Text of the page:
4 LFW Looks That Just Changed Everything

London Fashion Week was full of spirit: teen spirit, punk spirit, party spirit, the spirit of DIY culture and the vibrancy of the 1980s. Everything felt lifted: Colours are punchy and bright, prints are bold, dresses are made for going out out, shapes are loose and free to allow you more room for moving, living, layering. Every ensemble had been carefully constructed and then styled to provide 360-degree interest—making an eye-catching entrance or exit (as well as wearing pieces that automatically start conversations as soon as you do either) is now an important part of the fashion agenda. Almost every runway and every look came perfectly accessorised with an array of personality-building mismatched add-ons. Uniqueness—whether decidedly utilitarian and quiet, or brash and loud—is the S/S 17 trend game, and herein lie the tools to play it.

There were plenty of wild and wonderful ideas, but what will really change the way you dress? We call out the early wardrobe-shifting looks below. Keep reading to get the lowdown on London Fashion Week's top spring/summer 2017 trends

Super-Bright Colors Will Push Pastels Out:

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Getty Images/Courtesy of Mother Of Pearl/Courtesy of Joseph

Richard Malone, Mother Of Pearl, Joseph

Put on your sunglasses, things are about to get very vibrant out here. The past few summers have been a haven for subdued pastel tones—not this one. Spring/summer 2017 is about high-octane hues, from a resurgence in the most polarizing shade (purple, obviously!) through to primary and secondary hues that smack your senses whether used alone or paired up with their complementary partners. One particular colour—marigold, to be exact—felt the freshest and already the most popular. Rejina Pyo's marigold dress had barely been presented to the press before being worn by street stipe stars Kate Foley and then Pandora Sykes. This mellow is not yellow. 

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Getty Images

Gareth Pugh, Peter Pilotto, Topshop Unique

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Courtesy of Versus/Getty Images/Courtesy of Rejina Pyo

Versus, Emilia Wickstead, Rejina Pyo

Stripes Are More Important Than Florals:

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Courtesy of Palmer//Harding/Courtesy of Markus Lupfer/Getty Images

Palmer//Harding, Markus Lupfer, Pringle of Scotland

Sorry, florals, the stripe is primed and in line for the summer print throne. Whimsical blooms and hot weather are about as ubiquitous a combination as any we know, but S/S 17 is all about graphic, linear surface patterns. Whether primary coloured and running along matching knitwear (Joseph), collegiate inspired and marked across all clothes and accessories within one look (Mulberry) or simply employed via classic striped shirting fabric into easy dresses (Eudon Choi), it's plain to see this will be your most cool-making option.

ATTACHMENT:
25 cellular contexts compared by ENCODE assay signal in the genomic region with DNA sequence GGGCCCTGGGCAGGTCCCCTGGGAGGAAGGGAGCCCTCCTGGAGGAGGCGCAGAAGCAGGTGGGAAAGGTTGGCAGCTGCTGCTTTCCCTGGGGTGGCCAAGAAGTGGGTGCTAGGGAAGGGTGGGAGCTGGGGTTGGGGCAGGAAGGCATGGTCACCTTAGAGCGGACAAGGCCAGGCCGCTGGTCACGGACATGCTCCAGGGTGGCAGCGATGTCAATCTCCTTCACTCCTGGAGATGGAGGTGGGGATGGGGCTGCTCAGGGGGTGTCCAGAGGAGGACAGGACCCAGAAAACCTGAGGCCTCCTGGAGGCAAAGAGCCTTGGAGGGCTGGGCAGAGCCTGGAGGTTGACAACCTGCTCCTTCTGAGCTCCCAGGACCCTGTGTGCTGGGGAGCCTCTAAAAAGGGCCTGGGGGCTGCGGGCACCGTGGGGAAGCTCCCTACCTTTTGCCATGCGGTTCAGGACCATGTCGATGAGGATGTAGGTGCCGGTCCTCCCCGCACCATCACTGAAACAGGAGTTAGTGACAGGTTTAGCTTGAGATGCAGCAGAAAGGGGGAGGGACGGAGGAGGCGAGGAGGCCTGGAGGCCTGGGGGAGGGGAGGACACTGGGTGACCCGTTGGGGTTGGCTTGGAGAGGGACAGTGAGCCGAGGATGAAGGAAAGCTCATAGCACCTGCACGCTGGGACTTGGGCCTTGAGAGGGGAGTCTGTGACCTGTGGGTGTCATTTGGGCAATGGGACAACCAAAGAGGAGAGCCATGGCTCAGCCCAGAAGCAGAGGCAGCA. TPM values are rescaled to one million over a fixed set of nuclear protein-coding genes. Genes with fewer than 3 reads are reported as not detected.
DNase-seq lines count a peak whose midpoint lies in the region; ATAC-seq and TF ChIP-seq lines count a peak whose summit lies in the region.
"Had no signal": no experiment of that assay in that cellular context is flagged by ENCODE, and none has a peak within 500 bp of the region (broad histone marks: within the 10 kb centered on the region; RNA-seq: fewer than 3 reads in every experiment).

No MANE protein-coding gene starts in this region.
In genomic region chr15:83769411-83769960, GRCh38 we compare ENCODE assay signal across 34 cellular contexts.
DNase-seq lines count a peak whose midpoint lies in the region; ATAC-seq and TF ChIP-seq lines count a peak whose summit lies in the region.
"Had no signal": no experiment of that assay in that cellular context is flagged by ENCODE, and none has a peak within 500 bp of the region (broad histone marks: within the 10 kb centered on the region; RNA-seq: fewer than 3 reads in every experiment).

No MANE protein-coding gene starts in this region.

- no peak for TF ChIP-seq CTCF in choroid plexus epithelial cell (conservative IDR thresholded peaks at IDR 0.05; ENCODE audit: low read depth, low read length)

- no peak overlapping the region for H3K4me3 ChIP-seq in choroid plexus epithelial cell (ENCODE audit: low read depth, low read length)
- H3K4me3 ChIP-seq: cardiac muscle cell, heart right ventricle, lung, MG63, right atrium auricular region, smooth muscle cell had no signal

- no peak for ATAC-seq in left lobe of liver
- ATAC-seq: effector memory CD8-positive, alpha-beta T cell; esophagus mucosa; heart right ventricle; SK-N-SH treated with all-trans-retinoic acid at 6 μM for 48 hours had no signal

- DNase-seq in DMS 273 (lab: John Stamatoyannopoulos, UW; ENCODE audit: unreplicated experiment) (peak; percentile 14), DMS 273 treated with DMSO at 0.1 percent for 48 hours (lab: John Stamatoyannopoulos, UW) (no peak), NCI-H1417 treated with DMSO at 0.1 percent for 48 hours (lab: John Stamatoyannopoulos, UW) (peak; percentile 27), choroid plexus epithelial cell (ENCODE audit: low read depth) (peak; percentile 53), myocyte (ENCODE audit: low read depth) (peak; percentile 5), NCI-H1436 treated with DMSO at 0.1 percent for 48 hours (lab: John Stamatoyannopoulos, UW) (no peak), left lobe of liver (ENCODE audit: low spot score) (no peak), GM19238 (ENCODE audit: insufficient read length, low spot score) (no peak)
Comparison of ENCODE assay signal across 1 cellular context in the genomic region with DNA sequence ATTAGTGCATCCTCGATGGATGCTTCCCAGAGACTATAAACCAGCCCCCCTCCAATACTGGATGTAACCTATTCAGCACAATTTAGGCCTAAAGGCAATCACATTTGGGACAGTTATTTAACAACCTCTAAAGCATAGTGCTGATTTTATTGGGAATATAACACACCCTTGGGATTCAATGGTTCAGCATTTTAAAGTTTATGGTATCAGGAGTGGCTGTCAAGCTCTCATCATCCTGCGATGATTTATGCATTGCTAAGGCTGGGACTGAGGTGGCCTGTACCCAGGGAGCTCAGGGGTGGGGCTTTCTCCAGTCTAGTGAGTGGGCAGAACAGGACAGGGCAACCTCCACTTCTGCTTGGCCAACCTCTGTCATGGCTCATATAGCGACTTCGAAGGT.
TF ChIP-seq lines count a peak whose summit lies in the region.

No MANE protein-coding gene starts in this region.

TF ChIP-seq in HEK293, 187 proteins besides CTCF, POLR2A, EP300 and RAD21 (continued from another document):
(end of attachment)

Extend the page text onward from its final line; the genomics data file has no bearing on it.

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Getty Images/Courtesy of Eudon Choi/Getty Images

Marques'Almeida, Eudon Choi, David Koma

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Courtesy of Mulberry

Mulberry.

You'll Wear Massive Earrings With Everything:

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Getty Images

Erdem, J.W.Anderson, Mary Katrantzou

If there is one item no outfit felt finished without at LFW, it was the earring. Now, we say earring as a singular because more often than not it was only one that made it down the runway. But that's the artsy collector's vibe—we're talking mismatched, one-only, look-closer kind of adornment. Big, statement earrings are often saved for evening-wear or when you're in a skin-baring neckline, but the rule for S/S 17 is to wear them with everything, all the time—both Roksanda and Erdem agree.

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Getty Images

Roksanda

All Dresses Shall Be See-Through:

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Courtesy of Sharon Wauchob/Getty Images

Sharon Wauchob, Burberry, Christopher Kane

Now before you think we've lost our minds and will all start dressing on a daily basis like it's the Met Gala and we are Beyoncé, hear us out. The high-fashion angle on barely there frocks doesn't hinge on looking overtly sexual or require excess flesh-flashing, it simply picks up from a growing street trend of using semi-opaque dresses as interesting layering tools over denim, shirting and, well, other dresses. No catwalk was complete without one—whether dramatic and lacy (Preen), embroidered to cover one's modesty (we spied Alexa Chung snapping away at that House of Holland look) or like a frothy tulle party piece (Molly Goddard).

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Getty Images/Courtesy of Molly Goddard/Getty Images

Preen by Thornton Bregazzi, Molly Goddard, Ashish

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Courtesy of Simone Rocha/Courtesy of Osman/Courtesy of House of Holland

Simone Rocha, Osman, House of Holland

Check out the full spring/summer 2017 fashion trend guide here.